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AN INDEPENDENT STUDENT NEWSPAPER SERVING THE GW COMMUNITY SINCE 1904

The GW Hatchet

Serving the GW Community since 1904

The GW Hatchet

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Crime log: Subject barred after shoplifting at bookstore
By Max Porter, Contributing News Editor • February 26, 2024

Staff editorial: Intimidation, harassment have no place at GW

Where do we go from here? That’s the question facing the University community after a “doxxing truck” displayed the names and faces of students reportedly involved in the Student Coalition for Palestine at GWU last Wednesday.

University officials rightfully condemned the truck, as did GW for Israel — it was a stunt meant to intimidate and threaten students, smearing members of the coalition as “GWU’s Leading Antisemites” instead of engaging with the students or their beliefs in good faith.

Debate and discourse is at the core of the University, and students have long interrogated ideas in the classroom, Kogan Plaza and on the streets of Foggy Bottom — even and especially unorthodox ones. But the last two months have proved that debate and discourse are not without their challenges: inflamed passions, upsetting messages and now serious concerns about student safety are part of campus life.

After targeting students at Harvard and Columbia universities in October, the arrival of the doxxing truck on campus last week underscores how fraught it has become for students to engage in speech and the steps universities, including GW, must take to protect their ability to do so.

As University President Ellen Granberg and Dean of Students Colette Coleman alluded to in their statement on the truck, the University can’t control what outside groups do on public property. But when professional provocateurs seek to intimidate, harass or get a rise out of students — regardless of whether they claim to be informing the public — officials must stick up for vulnerable members of the University community.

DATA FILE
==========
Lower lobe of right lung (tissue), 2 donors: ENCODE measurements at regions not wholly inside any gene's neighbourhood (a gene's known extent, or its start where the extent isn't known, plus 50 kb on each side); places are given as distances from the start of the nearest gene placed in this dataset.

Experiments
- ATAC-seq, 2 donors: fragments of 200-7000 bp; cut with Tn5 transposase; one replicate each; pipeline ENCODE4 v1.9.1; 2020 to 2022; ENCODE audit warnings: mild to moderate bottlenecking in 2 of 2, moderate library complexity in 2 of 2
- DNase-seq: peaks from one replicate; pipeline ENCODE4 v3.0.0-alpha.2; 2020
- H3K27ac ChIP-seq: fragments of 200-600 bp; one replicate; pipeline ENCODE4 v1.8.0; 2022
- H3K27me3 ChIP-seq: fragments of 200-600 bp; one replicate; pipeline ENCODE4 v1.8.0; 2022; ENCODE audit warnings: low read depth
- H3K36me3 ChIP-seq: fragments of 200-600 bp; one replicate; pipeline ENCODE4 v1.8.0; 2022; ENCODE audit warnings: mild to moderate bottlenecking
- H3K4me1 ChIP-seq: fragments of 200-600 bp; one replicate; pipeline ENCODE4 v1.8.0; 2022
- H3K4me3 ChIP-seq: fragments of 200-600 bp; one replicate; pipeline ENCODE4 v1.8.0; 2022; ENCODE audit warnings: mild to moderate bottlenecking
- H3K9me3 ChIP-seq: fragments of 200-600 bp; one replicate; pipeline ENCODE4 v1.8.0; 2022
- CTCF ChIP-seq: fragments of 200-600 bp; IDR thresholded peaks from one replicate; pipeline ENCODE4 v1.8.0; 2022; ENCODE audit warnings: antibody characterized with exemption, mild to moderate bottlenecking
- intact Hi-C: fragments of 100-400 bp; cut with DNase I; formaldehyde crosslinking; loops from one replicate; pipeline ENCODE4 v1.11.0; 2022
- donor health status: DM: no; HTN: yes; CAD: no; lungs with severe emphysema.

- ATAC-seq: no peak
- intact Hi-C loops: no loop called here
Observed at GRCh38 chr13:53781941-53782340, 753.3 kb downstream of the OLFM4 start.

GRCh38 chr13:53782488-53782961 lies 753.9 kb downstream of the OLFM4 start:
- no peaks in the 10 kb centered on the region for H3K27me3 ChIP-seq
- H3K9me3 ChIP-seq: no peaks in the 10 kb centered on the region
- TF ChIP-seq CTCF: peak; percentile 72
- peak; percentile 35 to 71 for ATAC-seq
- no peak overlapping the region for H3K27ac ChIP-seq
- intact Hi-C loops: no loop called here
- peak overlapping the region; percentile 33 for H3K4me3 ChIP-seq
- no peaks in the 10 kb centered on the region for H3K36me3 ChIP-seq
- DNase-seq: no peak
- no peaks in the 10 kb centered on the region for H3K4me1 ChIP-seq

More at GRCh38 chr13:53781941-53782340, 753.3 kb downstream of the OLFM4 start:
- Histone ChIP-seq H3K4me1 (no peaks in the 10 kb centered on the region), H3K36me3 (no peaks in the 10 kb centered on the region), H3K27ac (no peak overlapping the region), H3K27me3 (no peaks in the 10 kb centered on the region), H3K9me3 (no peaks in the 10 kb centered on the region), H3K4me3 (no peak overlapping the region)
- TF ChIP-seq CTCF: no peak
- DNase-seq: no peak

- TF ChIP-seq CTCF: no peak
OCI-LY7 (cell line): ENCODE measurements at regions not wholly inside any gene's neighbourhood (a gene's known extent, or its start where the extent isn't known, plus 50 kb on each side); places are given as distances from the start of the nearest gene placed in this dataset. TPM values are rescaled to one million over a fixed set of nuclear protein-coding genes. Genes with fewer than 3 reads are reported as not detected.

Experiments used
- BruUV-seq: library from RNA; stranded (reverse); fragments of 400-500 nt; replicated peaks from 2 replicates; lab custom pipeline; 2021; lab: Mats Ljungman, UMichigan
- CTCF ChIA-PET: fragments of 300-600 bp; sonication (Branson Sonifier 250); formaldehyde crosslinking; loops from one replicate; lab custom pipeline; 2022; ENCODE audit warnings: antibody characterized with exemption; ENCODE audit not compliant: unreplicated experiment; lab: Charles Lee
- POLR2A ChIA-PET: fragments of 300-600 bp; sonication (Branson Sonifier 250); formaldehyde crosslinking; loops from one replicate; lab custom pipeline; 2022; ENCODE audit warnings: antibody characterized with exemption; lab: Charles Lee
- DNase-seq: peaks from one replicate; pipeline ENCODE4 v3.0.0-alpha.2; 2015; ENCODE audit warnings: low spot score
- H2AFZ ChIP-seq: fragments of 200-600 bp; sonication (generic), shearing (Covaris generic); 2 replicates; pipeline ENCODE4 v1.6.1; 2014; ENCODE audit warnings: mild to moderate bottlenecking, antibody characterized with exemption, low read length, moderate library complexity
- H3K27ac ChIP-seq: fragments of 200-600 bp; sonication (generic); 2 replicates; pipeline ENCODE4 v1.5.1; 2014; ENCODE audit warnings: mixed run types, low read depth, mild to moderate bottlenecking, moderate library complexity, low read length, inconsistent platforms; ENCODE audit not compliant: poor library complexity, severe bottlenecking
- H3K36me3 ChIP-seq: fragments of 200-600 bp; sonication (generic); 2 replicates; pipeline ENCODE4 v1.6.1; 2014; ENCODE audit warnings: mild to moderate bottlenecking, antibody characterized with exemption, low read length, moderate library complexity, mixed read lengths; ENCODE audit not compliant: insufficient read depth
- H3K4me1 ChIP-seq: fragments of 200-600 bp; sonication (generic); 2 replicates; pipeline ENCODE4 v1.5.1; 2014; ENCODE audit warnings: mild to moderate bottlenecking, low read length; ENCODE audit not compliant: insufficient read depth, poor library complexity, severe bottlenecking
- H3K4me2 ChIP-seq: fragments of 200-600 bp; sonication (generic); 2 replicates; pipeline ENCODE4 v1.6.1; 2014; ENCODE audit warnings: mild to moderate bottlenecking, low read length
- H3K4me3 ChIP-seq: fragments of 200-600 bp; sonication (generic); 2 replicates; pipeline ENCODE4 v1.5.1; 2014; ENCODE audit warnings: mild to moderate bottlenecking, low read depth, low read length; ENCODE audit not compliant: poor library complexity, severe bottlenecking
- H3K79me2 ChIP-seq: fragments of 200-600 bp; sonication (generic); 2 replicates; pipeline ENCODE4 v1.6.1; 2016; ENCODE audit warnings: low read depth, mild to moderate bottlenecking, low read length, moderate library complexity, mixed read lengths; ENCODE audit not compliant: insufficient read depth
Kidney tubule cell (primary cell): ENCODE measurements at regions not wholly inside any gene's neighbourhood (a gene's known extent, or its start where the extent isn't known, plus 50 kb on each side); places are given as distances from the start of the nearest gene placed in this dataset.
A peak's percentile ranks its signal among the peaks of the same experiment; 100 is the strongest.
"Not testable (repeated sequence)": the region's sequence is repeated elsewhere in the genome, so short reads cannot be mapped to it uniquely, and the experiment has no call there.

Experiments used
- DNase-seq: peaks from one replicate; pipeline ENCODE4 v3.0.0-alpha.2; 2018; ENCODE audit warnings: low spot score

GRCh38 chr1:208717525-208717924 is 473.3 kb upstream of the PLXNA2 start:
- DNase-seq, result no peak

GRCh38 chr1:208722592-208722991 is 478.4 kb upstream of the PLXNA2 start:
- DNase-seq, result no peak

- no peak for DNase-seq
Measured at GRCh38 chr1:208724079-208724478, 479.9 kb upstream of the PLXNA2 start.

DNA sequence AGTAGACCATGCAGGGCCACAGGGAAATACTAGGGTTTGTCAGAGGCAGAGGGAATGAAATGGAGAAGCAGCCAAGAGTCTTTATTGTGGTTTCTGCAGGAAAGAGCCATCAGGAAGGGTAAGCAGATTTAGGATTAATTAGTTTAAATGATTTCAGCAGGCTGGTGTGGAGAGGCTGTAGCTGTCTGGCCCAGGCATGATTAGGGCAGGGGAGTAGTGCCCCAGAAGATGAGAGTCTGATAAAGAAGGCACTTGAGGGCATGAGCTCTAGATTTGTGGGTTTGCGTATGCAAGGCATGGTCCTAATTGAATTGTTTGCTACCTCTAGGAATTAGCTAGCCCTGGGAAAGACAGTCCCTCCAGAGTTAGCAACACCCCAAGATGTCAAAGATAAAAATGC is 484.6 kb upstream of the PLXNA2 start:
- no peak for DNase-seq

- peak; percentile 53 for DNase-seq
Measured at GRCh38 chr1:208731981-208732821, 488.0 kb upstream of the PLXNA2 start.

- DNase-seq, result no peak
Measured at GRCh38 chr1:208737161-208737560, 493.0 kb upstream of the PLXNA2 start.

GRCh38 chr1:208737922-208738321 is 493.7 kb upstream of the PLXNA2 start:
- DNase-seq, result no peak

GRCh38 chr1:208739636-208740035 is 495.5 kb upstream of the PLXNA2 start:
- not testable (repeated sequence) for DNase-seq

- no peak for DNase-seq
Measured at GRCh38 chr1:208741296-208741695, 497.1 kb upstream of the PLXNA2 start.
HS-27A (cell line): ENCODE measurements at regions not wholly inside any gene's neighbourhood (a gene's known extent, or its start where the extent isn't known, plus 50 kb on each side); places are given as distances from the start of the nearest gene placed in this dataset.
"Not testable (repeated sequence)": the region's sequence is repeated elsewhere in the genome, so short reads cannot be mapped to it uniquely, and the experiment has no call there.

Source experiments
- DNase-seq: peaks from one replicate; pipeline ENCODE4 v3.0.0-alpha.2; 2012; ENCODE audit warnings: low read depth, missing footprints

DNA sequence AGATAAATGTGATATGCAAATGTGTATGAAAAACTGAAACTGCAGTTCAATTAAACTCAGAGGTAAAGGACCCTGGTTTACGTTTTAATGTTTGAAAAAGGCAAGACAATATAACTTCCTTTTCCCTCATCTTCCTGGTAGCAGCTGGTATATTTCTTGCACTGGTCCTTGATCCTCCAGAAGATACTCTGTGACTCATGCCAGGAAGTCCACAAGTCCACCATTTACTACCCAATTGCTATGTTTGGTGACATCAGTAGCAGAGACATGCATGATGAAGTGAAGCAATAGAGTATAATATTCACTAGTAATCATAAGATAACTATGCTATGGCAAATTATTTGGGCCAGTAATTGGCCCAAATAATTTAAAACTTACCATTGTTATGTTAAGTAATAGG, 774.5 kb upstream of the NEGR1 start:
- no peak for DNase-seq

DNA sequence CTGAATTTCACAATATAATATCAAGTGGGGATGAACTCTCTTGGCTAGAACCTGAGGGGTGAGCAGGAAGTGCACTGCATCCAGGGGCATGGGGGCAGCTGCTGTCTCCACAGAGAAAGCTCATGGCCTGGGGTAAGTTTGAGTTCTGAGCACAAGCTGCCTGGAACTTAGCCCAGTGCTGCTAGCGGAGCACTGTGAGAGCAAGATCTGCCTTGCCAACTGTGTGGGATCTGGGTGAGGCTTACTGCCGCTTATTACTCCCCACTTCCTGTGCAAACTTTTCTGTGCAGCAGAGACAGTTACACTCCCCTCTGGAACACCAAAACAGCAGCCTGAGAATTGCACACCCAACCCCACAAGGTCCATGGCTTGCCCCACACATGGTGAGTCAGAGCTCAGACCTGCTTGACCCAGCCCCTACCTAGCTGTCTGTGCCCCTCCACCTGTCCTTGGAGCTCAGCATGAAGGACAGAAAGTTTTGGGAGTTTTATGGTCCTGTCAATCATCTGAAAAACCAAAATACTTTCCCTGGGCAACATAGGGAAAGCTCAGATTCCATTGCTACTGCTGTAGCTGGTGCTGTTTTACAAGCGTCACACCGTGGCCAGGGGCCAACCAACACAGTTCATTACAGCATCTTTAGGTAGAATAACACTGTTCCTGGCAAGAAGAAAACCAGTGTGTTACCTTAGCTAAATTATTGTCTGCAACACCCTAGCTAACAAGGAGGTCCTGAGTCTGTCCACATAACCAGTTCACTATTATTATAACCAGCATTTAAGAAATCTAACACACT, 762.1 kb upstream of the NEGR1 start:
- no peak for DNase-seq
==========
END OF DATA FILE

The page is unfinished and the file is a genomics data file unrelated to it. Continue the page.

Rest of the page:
Granberg and Coleman said members of their staff “have contacted the students targeted and are providing resources and support,” which, while needed, strikes us as vague and not fully understanding of students’ concerns. Chants of, “You know who keeps us safe? We keep us safe” are cries for help — students are asking the University to support their safety.

GW might take notes from how Harvard responded to attempts to dox and harass its students. Harvard has provided its students with guidance on how to request for false or harassing statements and personal information to be taken offline and created a specific task force to assist students who experience doxxing, harassment and online security issues.

It is difficult to understate just how chilling this targeted intimidation was. Plastering a student’s name and likeness over the internet can push them into silence or send their mental health spiraling. No one should have to hide who they are or what they believe for fear of retaliation, whether that means concealing their identity or refraining from expressing their sincerely held beliefs.

Critics of pro-Palestinian student organizations may note that free speech does not mean freedom from consequences. But would they condone harassment of and threats of physical harm against those students? No matter how contentious the back-and-forth exchange of ideas can become, attempts to silence others have no place on our campus.

The issue isn’t so much that students’ names and faces have been shared well beyond Foggy Bottom but that someone may use that information to hurt them in light of Islamophobic attacks on Muslim and Palestinian students at GW, the fatal stabbing of a 6-year-old Palestinian American in Illinois, and a shooting in Vermont that injured three Palestinian college students.

Let us be clear: The doxxing truck was not just a “misguided and malicious effort,” as Granberg and Coleman said. Nor did it only endanger students. Offering crude and crass smears in lieu of ideas is antithetical to everything the University stands for.

While there is no easy answer to the question of where we go from here, we’re going to have to face whatever the future brings — more vigils, protests and demonstrations, and more tragic loss of life — together. GW can and should rise to the occasion, hold true to its values and foster an environment where students can safely exchange their ideas and express their beliefs.

At this moment, officials must offer a simple guarantee: Every student, no matter what they believe or how fiercely they critique the University, should know that GW cares about their safety and will do everything in its power to protect them.

The editorial board consists of Hatchet staff members and operates separately from the newsroom. This week’s staff editorial was written by Opinions Editor Ethan Benn based on discussions with Contributing Culture Editor Jenna Baer, Editorials Assistant Paige Baratta, Contributing Social Media Director Anaya Bhatt, Contributing Opinions Editor Riley Goodfellow and Social Media Director Ethan Valliath.

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